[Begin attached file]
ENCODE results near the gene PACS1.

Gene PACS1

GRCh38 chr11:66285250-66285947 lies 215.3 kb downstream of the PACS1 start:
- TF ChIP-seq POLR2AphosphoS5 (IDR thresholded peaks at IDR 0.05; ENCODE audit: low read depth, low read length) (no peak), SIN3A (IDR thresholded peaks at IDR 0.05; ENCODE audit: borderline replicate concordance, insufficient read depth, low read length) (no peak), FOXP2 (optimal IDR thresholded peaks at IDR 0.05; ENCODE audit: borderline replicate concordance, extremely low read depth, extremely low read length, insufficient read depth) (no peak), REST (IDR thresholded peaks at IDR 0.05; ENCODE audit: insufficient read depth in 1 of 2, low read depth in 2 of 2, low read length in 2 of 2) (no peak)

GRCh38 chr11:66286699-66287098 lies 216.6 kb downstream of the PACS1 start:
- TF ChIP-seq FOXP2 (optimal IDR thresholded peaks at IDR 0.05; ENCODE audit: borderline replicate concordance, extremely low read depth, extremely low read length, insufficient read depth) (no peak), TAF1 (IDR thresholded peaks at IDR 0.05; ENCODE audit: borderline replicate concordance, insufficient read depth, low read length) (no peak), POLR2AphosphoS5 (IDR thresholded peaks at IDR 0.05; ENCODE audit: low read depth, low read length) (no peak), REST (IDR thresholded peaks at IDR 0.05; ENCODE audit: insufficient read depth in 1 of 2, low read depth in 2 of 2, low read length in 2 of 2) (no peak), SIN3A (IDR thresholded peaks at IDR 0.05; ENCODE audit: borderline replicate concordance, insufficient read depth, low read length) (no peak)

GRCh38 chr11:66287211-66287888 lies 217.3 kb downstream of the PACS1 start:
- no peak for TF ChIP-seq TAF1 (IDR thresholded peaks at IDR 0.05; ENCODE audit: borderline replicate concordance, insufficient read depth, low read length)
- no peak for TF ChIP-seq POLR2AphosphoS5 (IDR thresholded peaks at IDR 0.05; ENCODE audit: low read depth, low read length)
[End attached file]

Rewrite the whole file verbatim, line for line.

ENCODE results near the gene PACS1.

Gene PACS1

GRCh38 chr11:66285250-66285947 lies 215.3 kb downstream of the PACS1 start:
- TF ChIP-seq POLR2AphosphoS5 (IDR thresholded peaks at IDR 0.05; ENCODE audit: low read depth, low read length) (no peak), SIN3A (IDR thresholded peaks at IDR 0.05; ENCODE audit: borderline replicate concordance, insufficient read depth, low read length) (no peak), FOXP2 (optimal IDR thresholded peaks at IDR 0.05; ENCODE audit: borderline replicate concordance, extremely low read depth, extremely low read length, insufficient read depth) (no peak), REST (IDR thresholded peaks at IDR 0.05; ENCODE audit: insufficient read depth in 1 of 2, low read depth in 2 of 2, low read length in 2 of 2) (no peak)

GRCh38 chr11:66286699-66287098 lies 216.6 kb downstream of the PACS1 start:
- TF ChIP-seq FOXP2 (optimal IDR thresholded peaks at IDR 0.05; ENCODE audit: borderline replicate concordance, extremely low read depth, extremely low read length, insufficient read depth) (no peak), TAF1 (IDR thresholded peaks at IDR 0.05; ENCODE audit: borderline replicate concordance, insufficient read depth, low read length) (no peak), POLR2AphosphoS5 (IDR thresholded peaks at IDR 0.05; ENCODE audit: low read depth, low read length) (no peak), REST (IDR thresholded peaks at IDR 0.05; ENCODE audit: insufficient read depth in 1 of 2, low read depth in 2 of 2, low read length in 2 of 2) (no peak), SIN3A (IDR thresholded peaks at IDR 0.05; ENCODE audit: borderline replicate concordance, insufficient read depth, low read length) (no peak)

GRCh38 chr11:66287211-66287888 lies 217.3 kb downstream of the PACS1 start:
- no peak for TF ChIP-seq TAF1 (IDR thresholded peaks at IDR 0.05; ENCODE audit: borderline replicate concordance, insufficient read depth, low read length)
- no peak for TF ChIP-seq POLR2AphosphoS5 (IDR thresholded peaks at IDR 0.05; ENCODE audit: low read depth, low read length)